Aug 15, 2022
Leaders are not born, they're created… literally in the case of fiction, created by creators of comics, books, movies, and other media! For this Quackcast I was inspired by two things: a video on Leader Characters by the satirical YouTube channel Terrible Writing Advice, and the Disney movie Lightyear, in which the lone wolf classical hero figure learns how to lead.
Topics and Show Notes
Lots of traits are useful for leadership: Charisma, experience, age, rank, communication skill, empathy, compassion, dominance, and confidence among others, and different styles of leadership work better in different contexts. Take for example the military paradigm of the lieutenant and the sergeant - a lieutenant is typically the lowest ranking commissioned officer, they're a beginner. They're young and they're not experienced but they outrank enlisted men and non-commissioned officers who might have more experience than them. The sergeant is usually one of the highest ranking “non-commissioned officers”, they're usually older than the lieutenant, who outranks them, and they have a LOT more experience. This creates an interesting leadership dynamic- the lieutenant learns from the sergeant but they also lead in a different way from them. The sergeant is better at leading the soldiers and knowing what to do from a practical standpoint while the lieutenant is better at theory and interpreting with higher level orders, eg. “Our orders say we have to take that hill and meet up with the other squad near the river at this map reference, so I want to split the squad…” etc While sergeant will actually be able put all that into practice a lot better than the lieutenant could.
- (Said by a non-military person, so this could be very wrong)
Fiction is full of leaders, good and bad. Most Scifi tends to have a military influence so it all has a very familiar military hierarchical setup. Star Trek is especially known for its “good” leaders, who're inspiring, clever, brave, full of empathy, experienced, and wise. The perfect foil to them is Zapp Brannigan from Futurama who was specifically created to be the anti-Star Trek type leader with all the very worst traits that any leader could ever have. He's a horrible person, sacrifices troops meaninglessly, has a poor grasp of strategy, and takes advantage of his position for self-gratification and self-aggrandizement, all of which makes him beautifully entertaining as a character! He's one of my fave leaders in fiction, on a par with the 90s Star Trek leaders Jean-Luc Picard, Captain Benjamin Sisko , and Captain Kathryn Janeway.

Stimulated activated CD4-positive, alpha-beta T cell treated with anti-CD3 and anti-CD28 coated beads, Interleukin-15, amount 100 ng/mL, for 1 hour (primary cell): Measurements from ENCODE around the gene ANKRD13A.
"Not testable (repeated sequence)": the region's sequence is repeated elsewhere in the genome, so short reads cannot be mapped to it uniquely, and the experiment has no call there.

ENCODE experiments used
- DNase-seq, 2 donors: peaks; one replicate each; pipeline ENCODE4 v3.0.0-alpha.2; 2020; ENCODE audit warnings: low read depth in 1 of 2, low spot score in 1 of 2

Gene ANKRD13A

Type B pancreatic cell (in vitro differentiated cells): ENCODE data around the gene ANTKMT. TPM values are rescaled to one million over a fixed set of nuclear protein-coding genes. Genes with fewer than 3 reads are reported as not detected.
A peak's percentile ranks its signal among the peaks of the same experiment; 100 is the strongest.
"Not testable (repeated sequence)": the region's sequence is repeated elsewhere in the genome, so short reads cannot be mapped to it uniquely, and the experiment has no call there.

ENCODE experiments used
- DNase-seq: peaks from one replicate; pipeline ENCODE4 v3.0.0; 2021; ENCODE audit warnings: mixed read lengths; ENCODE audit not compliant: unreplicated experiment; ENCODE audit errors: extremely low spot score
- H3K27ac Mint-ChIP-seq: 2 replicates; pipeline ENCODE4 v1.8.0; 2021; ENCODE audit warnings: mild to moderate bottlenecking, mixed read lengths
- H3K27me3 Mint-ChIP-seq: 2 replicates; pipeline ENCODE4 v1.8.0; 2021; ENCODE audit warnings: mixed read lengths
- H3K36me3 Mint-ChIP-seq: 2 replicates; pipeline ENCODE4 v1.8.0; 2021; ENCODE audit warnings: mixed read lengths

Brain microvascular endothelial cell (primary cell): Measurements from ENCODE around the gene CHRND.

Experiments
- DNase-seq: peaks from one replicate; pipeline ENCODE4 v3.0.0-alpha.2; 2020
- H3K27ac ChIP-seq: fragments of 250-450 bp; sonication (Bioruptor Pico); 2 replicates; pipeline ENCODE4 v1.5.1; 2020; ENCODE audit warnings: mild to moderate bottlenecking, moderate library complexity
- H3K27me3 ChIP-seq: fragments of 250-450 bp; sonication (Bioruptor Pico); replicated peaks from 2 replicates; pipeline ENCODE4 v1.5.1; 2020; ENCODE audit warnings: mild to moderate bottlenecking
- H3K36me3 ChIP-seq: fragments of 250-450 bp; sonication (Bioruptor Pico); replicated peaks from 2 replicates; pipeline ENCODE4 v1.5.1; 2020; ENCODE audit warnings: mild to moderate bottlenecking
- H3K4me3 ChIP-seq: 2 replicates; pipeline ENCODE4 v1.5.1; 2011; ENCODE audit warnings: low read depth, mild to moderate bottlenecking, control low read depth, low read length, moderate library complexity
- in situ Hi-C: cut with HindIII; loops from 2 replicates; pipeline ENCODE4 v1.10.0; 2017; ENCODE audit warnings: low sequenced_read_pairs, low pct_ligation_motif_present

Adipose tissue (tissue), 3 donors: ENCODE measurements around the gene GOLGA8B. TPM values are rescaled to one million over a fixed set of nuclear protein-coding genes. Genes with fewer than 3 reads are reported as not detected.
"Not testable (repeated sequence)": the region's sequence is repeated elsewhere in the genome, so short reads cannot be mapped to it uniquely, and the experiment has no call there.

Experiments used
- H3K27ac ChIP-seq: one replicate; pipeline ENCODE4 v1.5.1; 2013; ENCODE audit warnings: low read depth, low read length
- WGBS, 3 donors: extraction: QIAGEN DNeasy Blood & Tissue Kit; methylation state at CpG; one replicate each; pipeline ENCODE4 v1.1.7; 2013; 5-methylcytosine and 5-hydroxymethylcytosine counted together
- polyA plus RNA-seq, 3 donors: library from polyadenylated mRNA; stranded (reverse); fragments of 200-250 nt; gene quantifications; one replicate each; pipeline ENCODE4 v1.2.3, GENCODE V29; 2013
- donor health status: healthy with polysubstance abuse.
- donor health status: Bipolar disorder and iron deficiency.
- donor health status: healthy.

Leadership is a huge subject with lots of other aspects. Politics is a massive subsection in its own right! And we can't forget that it's the followers who actually give the leader power and if they choose to desert then that power can vanish… We cover all this and more in the Quackcast. Who're your fave fictional leaders and why?
This week Gunwallace has given us a theme to The Waves Inside - Clear ocean. Orange blue pink. Liquid metal swells. A calming, hypnotic synth journey over 1000 kilometers of smoothly textured sea.
Topics and shownotes
Terrible Writing Advice, Leader Characters - https://www.youtube.com/watch?v=lawvXdBYlAI
Mydan Post Beginnings - https://www.theduckwebcomics.com/news/2022/aug/09/featured-comic-mydan-post-beginnings/
The Waves Inside - https://www.theduckwebcomics.com/The_Waves_Inside/ - by TheJagged, rated M.
Special thanks to:
Gunwallace - http://www.virtuallycomics.com
Tantz Aerine - https://www.theduckwebcomics.com/user/Tantz_Aerine/
Ozoneocean - https://www.theduckwebcomics.com/user/ozoneocean
PitFace - https://www.theduckwebcomics.com/user/PIT_FACE/
Banes - https://www.theduckwebcomics.com/user/Banes/
Kawaiidaigakusei - https://www.theduckwebcomics.com/user/kawaiidaigakusei/